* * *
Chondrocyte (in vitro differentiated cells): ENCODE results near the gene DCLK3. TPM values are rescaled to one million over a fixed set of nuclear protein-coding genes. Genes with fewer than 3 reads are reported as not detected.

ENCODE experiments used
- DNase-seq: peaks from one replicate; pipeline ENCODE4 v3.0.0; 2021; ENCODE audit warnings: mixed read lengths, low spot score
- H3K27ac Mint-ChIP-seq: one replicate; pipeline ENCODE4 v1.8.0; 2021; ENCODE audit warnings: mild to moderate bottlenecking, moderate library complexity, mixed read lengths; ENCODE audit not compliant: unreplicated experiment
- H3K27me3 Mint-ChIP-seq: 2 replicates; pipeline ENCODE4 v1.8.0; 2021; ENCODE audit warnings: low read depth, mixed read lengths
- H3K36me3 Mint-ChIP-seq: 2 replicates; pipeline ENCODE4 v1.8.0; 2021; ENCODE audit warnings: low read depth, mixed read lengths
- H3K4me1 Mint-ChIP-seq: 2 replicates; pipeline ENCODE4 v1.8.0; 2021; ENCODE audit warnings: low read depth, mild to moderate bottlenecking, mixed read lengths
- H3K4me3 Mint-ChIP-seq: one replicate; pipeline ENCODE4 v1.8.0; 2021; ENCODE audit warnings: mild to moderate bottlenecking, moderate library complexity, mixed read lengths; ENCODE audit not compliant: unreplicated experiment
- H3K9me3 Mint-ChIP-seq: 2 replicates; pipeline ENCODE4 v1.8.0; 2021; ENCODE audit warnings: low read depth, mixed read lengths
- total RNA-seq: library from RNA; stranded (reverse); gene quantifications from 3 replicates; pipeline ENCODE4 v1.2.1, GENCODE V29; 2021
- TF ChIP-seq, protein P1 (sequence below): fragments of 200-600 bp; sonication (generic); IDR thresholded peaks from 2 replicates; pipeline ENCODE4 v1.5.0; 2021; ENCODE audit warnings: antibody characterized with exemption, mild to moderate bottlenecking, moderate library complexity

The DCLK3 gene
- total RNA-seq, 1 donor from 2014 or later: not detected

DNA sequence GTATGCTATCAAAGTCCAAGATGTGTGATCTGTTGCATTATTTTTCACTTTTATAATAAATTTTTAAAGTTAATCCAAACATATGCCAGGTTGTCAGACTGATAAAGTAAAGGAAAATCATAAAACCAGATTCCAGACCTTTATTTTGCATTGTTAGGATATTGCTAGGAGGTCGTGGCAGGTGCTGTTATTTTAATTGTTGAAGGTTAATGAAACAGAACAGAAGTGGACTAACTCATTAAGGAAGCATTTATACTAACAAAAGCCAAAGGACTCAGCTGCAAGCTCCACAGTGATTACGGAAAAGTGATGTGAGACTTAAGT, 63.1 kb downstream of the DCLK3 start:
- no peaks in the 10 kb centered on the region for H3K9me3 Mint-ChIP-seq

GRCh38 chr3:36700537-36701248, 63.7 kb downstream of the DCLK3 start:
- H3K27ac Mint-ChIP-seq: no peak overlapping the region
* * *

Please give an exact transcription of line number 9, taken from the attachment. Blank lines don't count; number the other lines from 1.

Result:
- H3K9me3 Mint-ChIP-seq: 2 replicates; pipeline ENCODE4 v1.8.0; 2021; ENCODE audit warnings: low read depth, mixed read lengths